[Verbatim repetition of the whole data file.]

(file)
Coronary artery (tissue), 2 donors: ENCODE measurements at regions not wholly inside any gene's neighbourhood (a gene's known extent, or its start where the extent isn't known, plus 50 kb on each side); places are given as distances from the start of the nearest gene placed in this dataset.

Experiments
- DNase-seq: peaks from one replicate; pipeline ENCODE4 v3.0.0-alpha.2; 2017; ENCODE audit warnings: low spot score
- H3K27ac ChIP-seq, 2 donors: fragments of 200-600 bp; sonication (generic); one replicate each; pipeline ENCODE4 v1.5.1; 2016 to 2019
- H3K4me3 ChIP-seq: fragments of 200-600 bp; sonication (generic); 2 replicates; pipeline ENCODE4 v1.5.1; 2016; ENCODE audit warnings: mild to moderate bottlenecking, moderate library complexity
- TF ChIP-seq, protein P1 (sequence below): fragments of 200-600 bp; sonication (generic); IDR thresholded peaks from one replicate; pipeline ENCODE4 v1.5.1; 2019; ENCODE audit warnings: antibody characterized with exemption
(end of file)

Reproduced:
Coronary artery (tissue), 2 donors: ENCODE measurements at regions not wholly inside any gene's neighbourhood (a gene's known extent, or its start where the extent isn't known, plus 50 kb on each side); places are given as distances from the start of the nearest gene placed in this dataset.

Experiments
- DNase-seq: peaks from one replicate; pipeline ENCODE4 v3.0.0-alpha.2; 2017; ENCODE audit warnings: low spot score
- H3K27ac ChIP-seq, 2 donors: fragments of 200-600 bp; sonication (generic); one replicate each; pipeline ENCODE4 v1.5.1; 2016 to 2019
- H3K4me3 ChIP-seq: fragments of 200-600 bp; sonication (generic); 2 replicates; pipeline ENCODE4 v1.5.1; 2016; ENCODE audit warnings: mild to moderate bottlenecking, moderate library complexity
- TF ChIP-seq, protein P1 (sequence below): fragments of 200-600 bp; sonication (generic); IDR thresholded peaks from one replicate; pipeline ENCODE4 v1.5.1; 2019; ENCODE audit warnings: antibody characterized with exemption